Ronkonkoma, N.Y. Resident and Peace Corps Volunteer Places First in Burkina Faso Marathon
June 23, 2009WASHINGTON, D.C., June 22, 2009 On Saturday, May 30, Peace Corps Volunteer Jennifer Lazuta of Ronkonkoma, N.Y., finished first among female participants in the annual Ouaga-Laye marathon in Ouagadougou, Burkina Faso.
Burkina Faso, a landlocked country on the cusp of the Sahara, is one of the poorest countries in the world. Though open and welcoming, Burkina is culturally conservative and maintains extremely traditional gender roles. This greatly limits the opportunities available to women. For example, only 29 percent of girls finish primary school and only 17 percent of women are literate.
As a Volunteer, Jen works in a village in the windswept northwest part of the country, speaking Moore, the local language, and working with motivated, self-organized womens groups in her community. Jen has taught the women valuable, marketable skills such as basic accounting, soap making, gardening, and tie-dyeing fabric. In return, the community has embraced Jen as though she were a member of their family.
The marathon gave Jen a rare public forum to demonstrate gender equality. Of the 400 participants, only 10 women competed, and only two finished. As a result of 100 degree heat, more than two thirds of the participants did not finish, yet Jen persevered. The Burkinabe were inspired by Jens efforts, and they responded by inspiring her. Jen described the support she received throughout the race as phenomenal. Among the bystanders, there was an electricity and a buzz following Jen on the course, and the generally reserved Burkinabe loudly cheered Jen as she passed. As word of her progress spread throughout the course, the crowds increased, and the large crowd at the finish rewarded Jen with a standing ovation.
"Many people made it clear that it would be okay to drop out if I couldnt keep up, if I couldnt finish. So I can only imagine their surprise when the 'white girl' not only managed to finish all 42 kilometers, but also finished before many, many men," said Jen of her marathon experience. "Running that race was probably one of the hardest things I've ever done, but it was also one of the most satisfying as both a personal accomplishment, and as a way to show the Burkinabe that yes, women (American or otherwise) can do anything a man can do. I can only hope that my performance that day shared a little bit of American athleticism, and inspired Burkinabe women to take part in future races."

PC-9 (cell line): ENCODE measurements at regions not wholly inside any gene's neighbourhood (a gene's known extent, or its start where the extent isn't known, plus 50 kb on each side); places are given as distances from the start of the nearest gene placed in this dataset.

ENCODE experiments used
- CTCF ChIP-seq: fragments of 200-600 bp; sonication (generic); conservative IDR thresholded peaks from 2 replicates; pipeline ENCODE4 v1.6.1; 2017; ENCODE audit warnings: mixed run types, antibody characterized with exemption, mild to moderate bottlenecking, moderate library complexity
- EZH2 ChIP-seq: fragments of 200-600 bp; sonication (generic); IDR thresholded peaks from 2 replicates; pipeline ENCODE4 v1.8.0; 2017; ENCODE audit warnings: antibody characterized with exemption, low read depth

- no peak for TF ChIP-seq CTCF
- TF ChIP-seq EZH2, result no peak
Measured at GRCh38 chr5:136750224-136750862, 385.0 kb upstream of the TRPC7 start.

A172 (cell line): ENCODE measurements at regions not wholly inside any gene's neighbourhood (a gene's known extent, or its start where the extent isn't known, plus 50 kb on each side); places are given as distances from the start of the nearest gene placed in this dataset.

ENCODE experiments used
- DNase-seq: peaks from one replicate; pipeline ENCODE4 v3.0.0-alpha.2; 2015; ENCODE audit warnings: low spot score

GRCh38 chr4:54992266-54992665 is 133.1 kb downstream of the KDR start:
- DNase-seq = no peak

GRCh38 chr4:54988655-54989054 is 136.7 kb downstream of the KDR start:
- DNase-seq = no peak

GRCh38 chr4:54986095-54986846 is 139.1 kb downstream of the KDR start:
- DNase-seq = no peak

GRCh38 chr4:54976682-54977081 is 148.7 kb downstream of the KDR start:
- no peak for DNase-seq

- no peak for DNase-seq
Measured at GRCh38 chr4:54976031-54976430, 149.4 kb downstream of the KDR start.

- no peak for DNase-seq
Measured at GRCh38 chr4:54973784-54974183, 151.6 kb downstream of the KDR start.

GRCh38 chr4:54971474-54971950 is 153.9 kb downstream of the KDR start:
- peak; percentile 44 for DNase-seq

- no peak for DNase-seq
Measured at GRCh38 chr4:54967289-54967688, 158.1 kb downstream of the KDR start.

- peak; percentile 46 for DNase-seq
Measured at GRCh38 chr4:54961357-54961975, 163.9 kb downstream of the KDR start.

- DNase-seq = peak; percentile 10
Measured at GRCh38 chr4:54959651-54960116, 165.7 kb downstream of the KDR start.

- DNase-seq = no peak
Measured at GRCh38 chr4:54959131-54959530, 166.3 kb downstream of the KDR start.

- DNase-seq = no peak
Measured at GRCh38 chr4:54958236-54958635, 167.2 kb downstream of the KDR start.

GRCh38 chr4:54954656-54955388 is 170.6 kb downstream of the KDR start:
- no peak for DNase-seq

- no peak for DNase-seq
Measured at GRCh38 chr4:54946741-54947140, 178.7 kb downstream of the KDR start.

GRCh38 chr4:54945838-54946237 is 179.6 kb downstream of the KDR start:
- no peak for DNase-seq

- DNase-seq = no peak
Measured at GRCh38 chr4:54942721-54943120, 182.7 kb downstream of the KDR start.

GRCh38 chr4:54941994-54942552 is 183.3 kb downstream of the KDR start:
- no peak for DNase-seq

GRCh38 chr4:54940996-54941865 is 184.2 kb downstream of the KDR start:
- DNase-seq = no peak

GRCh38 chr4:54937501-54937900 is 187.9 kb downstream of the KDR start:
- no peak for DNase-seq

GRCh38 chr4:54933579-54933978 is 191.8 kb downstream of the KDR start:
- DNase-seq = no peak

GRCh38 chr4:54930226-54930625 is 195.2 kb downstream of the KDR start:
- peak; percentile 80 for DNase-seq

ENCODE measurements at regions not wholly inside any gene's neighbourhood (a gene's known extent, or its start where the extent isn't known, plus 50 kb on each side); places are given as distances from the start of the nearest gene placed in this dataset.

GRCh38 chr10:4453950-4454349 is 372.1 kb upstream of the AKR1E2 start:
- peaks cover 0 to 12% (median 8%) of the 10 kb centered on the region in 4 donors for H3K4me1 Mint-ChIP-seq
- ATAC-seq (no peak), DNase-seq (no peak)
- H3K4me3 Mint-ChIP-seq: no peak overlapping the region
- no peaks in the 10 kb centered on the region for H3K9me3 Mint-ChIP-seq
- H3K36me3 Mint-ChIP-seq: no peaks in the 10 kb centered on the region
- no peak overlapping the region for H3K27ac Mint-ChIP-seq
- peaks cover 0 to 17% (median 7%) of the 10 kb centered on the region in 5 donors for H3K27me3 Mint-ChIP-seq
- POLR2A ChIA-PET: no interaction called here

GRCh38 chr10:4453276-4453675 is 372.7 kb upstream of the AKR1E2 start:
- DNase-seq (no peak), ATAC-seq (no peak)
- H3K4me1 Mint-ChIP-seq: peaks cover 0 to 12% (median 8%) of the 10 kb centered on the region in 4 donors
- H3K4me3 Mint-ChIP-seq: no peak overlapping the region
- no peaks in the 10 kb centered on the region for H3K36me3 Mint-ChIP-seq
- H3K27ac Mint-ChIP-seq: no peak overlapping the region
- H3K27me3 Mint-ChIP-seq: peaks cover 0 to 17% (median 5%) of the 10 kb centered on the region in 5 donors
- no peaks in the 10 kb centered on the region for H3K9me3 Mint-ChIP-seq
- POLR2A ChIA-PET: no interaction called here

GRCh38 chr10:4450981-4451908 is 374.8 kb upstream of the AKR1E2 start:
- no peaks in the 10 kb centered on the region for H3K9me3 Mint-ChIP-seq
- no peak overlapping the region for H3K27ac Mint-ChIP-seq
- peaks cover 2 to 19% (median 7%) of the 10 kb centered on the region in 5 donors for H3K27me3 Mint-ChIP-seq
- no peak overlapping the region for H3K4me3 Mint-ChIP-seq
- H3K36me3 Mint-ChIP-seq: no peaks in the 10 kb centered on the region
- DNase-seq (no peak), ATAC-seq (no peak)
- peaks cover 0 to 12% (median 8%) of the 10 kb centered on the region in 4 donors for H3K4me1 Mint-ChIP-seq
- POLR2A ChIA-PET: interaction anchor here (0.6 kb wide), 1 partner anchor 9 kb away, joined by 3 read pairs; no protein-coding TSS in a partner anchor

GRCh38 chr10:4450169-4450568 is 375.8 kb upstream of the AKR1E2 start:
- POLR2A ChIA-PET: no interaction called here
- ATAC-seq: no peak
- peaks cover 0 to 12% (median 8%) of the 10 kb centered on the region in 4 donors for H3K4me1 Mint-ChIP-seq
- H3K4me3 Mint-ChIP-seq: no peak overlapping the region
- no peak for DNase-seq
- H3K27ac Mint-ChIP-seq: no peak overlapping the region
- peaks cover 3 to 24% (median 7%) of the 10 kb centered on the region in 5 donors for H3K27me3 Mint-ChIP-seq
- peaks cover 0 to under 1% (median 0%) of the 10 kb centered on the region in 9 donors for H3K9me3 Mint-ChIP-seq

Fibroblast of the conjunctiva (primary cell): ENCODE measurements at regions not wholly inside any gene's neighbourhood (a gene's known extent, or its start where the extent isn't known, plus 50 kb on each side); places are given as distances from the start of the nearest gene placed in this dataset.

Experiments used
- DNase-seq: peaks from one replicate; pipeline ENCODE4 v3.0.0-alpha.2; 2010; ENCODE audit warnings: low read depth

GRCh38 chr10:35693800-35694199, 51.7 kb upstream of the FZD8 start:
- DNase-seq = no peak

Jen and a male Burkinabe student from University of Ouaga met on the course and, in a wonderful cross-cultural gesture, ran the entire 26 miles together. Both insisted that they would not have finished without support from the other.
After finishing, Jen was treated like a celebrity. She was swamped with requests for interviews, and her photo and profile appeared in most of the local papers in the days that followed. Despite being in the midday sun and 100 degree temperatures for two hours after finishing a marathon, she answered every question with a smile. One of those questions was: "What will Jen do with her (modest) winnings?" The answer was that she will be donating them to her community to install fencing around the local garden.
Peace Corps Burkina Faso has a program of 20 Volunteers dedicated to gender equity. Among their activities, Volunteers work to build the self-esteem and self-confidence of school-aged girls by designing and implementing tutoring and mentoring programs, girls clubs, and life skills activities such as communication skills and personal goal setting and planning. They also improve schools and community environments by making them become more girl-friendly and build the capacities of parent associations so that parents, most especially mothers, are better equipped to advocate for girls education and empowerment and to take leadership positions in their communities.